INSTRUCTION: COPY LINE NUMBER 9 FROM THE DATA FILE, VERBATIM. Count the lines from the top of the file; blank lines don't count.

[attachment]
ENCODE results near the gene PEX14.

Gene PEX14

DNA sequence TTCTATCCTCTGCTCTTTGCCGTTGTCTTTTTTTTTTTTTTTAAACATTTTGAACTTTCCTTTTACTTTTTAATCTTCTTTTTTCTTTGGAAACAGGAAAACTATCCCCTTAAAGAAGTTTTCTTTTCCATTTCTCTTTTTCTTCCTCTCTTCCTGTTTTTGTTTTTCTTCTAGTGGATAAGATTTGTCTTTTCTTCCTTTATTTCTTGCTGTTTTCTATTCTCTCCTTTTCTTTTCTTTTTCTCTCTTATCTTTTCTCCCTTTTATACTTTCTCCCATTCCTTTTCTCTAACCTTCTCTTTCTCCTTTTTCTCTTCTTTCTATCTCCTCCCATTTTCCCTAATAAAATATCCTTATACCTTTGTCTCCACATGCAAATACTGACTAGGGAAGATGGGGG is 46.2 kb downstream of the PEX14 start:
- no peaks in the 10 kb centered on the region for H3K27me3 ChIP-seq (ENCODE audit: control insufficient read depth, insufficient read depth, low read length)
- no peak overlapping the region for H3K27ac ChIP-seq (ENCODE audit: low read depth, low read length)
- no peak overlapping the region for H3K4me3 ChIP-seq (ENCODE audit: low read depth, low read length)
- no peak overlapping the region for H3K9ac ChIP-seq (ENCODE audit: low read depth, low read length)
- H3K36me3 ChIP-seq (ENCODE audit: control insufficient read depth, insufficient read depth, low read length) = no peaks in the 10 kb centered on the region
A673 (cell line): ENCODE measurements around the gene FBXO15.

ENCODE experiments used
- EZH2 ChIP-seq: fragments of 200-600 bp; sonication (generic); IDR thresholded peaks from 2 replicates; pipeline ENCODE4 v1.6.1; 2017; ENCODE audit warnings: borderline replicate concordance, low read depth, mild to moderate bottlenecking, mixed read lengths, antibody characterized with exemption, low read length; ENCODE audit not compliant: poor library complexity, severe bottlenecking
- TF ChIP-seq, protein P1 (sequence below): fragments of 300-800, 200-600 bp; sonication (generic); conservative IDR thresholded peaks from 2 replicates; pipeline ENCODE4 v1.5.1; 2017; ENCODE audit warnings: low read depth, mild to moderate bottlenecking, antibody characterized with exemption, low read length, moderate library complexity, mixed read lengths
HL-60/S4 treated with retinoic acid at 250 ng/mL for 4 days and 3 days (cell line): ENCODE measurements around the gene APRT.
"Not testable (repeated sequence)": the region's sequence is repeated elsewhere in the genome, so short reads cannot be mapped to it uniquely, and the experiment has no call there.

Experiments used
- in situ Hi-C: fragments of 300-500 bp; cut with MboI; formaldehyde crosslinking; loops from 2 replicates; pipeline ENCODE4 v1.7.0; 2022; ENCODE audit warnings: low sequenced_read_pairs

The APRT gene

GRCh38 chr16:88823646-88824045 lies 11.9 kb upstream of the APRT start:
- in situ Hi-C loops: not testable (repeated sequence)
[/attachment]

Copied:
A673 (cell line): ENCODE measurements around the gene FBXO15.